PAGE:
The biggest challenge using 4-conductor in a NL4 SpeakOn to NL4 SpeakOn cable, is the unavoidable twist on one end. The position of the conductors is the same through the length of the cable and with a normal male <-> female cable, the pinout is mirror image between the two connectors - easy. With an NL4 to NL4 cable you're making a cable that's female to female. The pinout that works perfectly at one end, will be bassackwards when you get to the other end. For me, compensating for this on a 4-conductor SpeakOn cable usually means cutting back a little extra jacket on one end to allow for the twist, assembling the connector, then adding a couple layers of heat-shrink tubing to make up for the loss of the jacket. For my current live rig, some of my cables avoid the 4-conductor "twist" completely by terminating the stack-side with a breakout box that consists of a single gang outdoor type water-proof box, a beefy water-tight cable connector, and a stainless steel wall plate with 2 SpeakOn NL4 panel-mount males (one for sub / one for tops) soldered onto the 12/4 - then I use 10ft. and 5ft. SpeakOn cables to drop to the breakout box. (quick, easy, durable, scaleable) There is always insertion-loss when you add another connector in the path, but it's very minimal in this particular real-world application. [I can post a picture if that doesn't make sense]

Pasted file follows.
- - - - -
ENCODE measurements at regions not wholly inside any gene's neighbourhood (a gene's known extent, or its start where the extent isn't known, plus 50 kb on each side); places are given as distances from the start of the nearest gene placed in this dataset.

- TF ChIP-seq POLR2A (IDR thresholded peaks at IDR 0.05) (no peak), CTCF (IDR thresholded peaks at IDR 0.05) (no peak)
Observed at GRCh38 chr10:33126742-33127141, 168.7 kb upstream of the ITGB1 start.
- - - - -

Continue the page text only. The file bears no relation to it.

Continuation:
Brien Holcombe likes this.
  4. kmetal

    kmetal Kyle P. Gushue Well-Known Member

    Thanks for the replies fellas. Your expertise is always appreciated. I have a few more questions I'll put after the quote replies.


    Precisely. If I live past the first time lol.